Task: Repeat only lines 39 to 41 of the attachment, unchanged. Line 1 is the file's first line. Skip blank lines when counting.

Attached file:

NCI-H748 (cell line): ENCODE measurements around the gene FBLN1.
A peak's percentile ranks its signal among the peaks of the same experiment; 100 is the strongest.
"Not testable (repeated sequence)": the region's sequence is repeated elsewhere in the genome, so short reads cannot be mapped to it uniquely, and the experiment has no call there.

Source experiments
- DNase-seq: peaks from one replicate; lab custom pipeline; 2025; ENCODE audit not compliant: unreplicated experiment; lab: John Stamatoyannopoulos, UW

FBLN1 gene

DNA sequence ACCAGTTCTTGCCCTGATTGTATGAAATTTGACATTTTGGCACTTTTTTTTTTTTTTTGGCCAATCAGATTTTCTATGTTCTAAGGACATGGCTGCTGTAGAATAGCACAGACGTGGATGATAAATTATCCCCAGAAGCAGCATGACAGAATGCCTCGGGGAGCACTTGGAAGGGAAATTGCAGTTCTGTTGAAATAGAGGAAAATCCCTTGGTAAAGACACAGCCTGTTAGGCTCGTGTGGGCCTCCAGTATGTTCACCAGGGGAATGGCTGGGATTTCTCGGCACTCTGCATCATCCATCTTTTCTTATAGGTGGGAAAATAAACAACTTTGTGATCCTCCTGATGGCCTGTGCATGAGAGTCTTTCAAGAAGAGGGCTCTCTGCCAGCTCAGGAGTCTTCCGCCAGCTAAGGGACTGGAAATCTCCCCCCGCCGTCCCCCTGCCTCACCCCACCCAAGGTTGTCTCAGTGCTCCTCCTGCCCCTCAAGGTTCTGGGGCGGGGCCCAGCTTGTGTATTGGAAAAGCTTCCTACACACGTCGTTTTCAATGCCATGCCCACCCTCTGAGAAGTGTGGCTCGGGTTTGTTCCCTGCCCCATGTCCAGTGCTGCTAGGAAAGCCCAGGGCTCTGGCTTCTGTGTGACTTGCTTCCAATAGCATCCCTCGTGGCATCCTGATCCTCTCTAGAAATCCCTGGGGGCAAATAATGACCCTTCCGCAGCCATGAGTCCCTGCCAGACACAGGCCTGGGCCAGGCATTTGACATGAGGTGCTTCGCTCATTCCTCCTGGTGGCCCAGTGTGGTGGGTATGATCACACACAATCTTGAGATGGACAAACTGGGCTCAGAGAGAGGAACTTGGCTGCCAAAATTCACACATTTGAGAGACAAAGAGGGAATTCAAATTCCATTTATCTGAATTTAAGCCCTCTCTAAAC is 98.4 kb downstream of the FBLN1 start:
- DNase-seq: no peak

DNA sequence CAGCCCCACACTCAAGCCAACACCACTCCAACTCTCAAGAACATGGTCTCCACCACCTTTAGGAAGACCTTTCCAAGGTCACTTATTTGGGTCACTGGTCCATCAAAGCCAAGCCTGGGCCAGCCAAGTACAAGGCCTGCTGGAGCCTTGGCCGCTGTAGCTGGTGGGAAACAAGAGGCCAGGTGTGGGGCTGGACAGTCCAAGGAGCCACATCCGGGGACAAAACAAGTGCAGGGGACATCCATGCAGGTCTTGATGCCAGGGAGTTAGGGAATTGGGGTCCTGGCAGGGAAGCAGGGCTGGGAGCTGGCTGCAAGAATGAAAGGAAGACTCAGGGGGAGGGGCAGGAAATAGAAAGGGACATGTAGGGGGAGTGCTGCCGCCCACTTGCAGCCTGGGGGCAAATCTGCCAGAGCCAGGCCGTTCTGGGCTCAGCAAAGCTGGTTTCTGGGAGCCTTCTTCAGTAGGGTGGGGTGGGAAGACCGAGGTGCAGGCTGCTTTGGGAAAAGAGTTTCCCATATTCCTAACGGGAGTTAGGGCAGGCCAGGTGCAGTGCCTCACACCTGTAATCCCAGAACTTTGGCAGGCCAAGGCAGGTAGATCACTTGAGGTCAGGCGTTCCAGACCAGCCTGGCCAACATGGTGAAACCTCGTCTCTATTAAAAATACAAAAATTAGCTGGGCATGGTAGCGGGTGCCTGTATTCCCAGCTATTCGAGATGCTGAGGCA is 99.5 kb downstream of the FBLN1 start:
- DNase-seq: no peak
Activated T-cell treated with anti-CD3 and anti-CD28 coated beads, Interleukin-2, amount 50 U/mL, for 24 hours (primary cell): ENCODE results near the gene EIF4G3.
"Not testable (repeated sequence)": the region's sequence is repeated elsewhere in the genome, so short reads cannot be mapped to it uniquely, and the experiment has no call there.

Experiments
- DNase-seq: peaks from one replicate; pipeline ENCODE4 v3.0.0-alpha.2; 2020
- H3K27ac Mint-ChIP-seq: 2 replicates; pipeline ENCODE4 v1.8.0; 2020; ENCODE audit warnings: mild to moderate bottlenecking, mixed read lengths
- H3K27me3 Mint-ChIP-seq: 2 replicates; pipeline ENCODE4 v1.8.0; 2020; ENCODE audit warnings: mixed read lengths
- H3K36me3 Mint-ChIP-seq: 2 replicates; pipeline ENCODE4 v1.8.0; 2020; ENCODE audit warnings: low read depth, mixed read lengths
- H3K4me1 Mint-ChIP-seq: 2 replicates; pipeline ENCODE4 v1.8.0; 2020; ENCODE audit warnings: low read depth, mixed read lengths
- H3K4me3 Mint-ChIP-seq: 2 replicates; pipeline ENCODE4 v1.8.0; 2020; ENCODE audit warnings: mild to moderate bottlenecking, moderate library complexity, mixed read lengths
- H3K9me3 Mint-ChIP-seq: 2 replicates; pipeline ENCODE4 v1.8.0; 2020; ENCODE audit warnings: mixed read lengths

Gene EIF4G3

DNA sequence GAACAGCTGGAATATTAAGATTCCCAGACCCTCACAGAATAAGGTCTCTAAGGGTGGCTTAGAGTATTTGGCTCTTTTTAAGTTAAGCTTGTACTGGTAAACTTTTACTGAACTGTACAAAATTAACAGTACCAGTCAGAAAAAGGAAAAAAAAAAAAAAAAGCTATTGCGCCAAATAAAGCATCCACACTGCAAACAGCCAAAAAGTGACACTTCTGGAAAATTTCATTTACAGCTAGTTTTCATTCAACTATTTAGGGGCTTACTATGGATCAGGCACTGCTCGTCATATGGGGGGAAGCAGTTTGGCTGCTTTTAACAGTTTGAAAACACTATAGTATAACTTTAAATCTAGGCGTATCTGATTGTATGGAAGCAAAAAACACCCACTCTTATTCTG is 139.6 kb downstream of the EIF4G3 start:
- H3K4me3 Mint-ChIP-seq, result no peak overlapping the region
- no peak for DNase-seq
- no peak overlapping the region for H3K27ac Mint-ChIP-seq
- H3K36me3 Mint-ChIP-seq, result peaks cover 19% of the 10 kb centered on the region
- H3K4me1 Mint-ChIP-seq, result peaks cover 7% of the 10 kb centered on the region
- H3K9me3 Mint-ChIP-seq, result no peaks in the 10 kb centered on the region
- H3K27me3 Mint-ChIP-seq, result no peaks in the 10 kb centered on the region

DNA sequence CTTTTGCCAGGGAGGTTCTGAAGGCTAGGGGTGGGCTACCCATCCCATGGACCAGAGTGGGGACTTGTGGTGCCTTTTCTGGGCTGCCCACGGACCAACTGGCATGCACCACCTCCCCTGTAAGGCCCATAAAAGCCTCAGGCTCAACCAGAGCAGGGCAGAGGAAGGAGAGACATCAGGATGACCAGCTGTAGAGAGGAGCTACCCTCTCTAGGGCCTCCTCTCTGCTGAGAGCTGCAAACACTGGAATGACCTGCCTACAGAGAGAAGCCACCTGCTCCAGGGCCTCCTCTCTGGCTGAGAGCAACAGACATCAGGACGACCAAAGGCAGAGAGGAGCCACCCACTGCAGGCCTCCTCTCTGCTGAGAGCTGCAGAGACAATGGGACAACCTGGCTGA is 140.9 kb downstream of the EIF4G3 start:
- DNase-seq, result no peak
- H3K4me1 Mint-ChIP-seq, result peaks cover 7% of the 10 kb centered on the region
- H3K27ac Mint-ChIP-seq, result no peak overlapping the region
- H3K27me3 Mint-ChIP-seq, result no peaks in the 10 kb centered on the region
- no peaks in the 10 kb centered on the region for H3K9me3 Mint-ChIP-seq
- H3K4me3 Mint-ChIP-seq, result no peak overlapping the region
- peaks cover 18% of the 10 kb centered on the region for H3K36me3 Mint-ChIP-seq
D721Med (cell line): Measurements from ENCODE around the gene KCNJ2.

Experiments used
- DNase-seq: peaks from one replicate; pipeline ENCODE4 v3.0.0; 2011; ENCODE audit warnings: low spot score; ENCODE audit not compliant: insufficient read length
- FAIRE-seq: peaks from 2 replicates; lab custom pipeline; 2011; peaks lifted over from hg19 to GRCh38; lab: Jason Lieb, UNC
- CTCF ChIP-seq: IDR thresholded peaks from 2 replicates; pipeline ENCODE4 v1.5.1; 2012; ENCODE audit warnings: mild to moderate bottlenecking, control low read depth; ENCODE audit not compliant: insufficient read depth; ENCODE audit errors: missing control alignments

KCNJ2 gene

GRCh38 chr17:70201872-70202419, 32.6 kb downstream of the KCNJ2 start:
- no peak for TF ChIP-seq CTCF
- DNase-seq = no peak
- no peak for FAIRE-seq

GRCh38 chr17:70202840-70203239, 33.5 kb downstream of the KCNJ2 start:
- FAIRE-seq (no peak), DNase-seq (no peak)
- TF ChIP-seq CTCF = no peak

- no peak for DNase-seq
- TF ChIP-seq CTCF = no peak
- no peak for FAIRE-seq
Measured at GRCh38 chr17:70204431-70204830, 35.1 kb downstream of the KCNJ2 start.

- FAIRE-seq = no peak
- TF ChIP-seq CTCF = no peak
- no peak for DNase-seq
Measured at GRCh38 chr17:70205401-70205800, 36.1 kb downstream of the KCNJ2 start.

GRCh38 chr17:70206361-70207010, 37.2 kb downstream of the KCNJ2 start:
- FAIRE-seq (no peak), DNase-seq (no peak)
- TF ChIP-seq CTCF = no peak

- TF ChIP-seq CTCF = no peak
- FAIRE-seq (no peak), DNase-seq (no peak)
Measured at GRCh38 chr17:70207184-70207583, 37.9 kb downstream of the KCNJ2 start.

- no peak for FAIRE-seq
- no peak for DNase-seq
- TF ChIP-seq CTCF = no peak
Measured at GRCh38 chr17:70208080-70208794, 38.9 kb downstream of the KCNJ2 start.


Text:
Experiments used
- DNase-seq: peaks from one replicate; pipeline ENCODE4 v3.0.0; 2011; ENCODE audit warnings: low spot score; ENCODE audit not compliant: insufficient read length
- FAIRE-seq: peaks from 2 replicates; lab custom pipeline; 2011; peaks lifted over from hg19 to GRCh38; lab: Jason Lieb, UNC